Parkinson clears the decks

By Gareth Walker

On Saturday morning, City released to the public the names of the players who they intended to offer new contracts to for next season, and conversely the names of the players who would be released. This, as always, opened up a debate amongst supporters; and as such I have tried to summarise my thoughts on some of the decisions made by Phil Parkinson.

First of all, to look at who PP hopes will still be here next season. The club have offered new contracts to Simon Ramsden, Luke Oliver and Dave Syers. I don’t think that any fan will be too shocked or disappointed with these decisions. Oliver was the runaway player of the year which shows how valuable he is to the team. Syers was our best performer in the previous campaign and, as discussed recently by Luke Lockwood, we all know what he can bring to the side.

City supporters will be hoping that any issues surrounding his future with the club can be resolved and that we see a fully fit Syers playing in Claret and Amber next season. With regards Ramsden, we all know that on his day he is one of the best right backs in the division. Concerns over his fitness remain, but it is to be hoped that a deal can be reached to keep him at Valley Parade that makes financial sense to both the club and the player.

In terms of those being let go, Lee Bullock, who was City’s longest serving player, probably raises the most eyebrows. As someone who always came across as a consummate professional as well as being able to fill in a few different positions, Bullock seemed like the ideal utility man to have around the place – and in particular on the bench. “Bully” was far from City’s worst performer when called upon this season. He never let the side down, and as such I’m sure that most supporters wish him all the best in his next challenge.

Another three players haven’t been released as such, but have been asked to look for a new club. It is a situation that reminds me of the one that City found themselves in a couple of years ago with Graeme Lee, Michael Boulding and Chris Brandon.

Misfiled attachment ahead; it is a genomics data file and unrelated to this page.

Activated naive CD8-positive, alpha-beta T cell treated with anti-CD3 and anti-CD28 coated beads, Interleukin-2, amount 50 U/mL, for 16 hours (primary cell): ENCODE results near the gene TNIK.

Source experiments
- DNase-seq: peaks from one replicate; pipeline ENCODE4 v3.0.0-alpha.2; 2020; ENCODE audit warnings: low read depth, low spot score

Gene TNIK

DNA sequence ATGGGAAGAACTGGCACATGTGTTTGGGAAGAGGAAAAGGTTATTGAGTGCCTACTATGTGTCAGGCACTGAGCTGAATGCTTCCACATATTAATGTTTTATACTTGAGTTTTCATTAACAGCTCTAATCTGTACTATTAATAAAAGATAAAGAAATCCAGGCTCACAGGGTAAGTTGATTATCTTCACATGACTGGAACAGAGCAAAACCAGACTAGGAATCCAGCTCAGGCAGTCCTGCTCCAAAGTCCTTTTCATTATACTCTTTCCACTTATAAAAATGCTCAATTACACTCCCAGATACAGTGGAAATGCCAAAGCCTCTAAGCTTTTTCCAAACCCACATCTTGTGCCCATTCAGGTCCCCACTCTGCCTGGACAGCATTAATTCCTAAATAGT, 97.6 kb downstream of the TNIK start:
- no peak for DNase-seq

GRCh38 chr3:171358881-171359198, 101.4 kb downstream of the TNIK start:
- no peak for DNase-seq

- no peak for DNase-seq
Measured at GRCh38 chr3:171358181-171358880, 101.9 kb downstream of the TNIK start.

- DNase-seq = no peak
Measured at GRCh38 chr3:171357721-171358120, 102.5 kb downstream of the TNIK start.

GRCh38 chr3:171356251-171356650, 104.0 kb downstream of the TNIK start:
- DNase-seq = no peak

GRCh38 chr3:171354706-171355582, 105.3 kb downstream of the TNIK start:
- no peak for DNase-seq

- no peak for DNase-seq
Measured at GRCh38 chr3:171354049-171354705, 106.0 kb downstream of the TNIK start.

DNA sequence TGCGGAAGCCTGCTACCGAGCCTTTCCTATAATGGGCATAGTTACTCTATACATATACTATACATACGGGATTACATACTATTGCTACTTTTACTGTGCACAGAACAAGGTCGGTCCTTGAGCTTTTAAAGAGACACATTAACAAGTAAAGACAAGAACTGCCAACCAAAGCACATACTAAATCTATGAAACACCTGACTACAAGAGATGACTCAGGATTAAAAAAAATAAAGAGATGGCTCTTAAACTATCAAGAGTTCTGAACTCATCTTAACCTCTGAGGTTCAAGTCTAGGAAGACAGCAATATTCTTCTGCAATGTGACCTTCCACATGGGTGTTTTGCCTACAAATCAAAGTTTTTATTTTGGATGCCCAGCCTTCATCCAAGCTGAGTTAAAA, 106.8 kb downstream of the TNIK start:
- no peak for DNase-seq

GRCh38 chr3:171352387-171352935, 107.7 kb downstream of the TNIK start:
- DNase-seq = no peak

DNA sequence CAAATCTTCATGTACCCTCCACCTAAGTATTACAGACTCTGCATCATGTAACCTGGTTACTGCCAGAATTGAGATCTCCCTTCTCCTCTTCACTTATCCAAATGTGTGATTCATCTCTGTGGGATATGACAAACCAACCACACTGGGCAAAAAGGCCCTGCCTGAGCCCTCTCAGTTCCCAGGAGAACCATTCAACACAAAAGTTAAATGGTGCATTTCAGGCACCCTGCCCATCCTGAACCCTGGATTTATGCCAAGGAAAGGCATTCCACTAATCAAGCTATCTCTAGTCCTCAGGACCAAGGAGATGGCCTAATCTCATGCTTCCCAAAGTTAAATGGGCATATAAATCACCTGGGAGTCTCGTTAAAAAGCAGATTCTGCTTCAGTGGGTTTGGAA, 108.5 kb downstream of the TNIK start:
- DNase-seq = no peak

Mark Stewart was a player brought to City with the help of Archie Christie and one which Peter Jackson seemingly had high hopes for. He came down from Scotland having been the top scorer in the Scottish first division with Falkirk. Renowned for being able to play anywhere across a front three, he was expected to bring the goals to City’s attack and work well in conjunction with James Hanson.

Stewart failed to score a single goal in Claret and Amber despite flashes of quality and lots of effort, and as such he hasn’t appeared much for us since Jackson’s departure. On loan at Hamilton since the turn of the year, City are hoping that his reputation up their will earn him a deal whereby he will leave City. If he does go, City fans might wonder if they ever saw the best of him.

Steve Williams is another player who has been on loan north of the border since January. A player who Stuart McCall brought to the club, more than one manager, as well as supporters, have been waiting for him to “develop”. He is a strange case in that at times he looks to have all the attributes to be a top centre back at League Two level, and has been scouted by clubs from a higher division, yet he seems unable to cut out the lapses in concentration that haunt his game.

Some hoped that working under the tutorship of Terry Butcher at Inverness Caledonian Thistle would see him reach the standards that he is believed to be capable of. It now seems that PP has decided that this isn’t happening and has asked him to move on. A deal was thought to have been struck to make his loan arrangement permanent, but we were told this week that such a deal has fallen through. As such Williams is another player with a question mark over his future.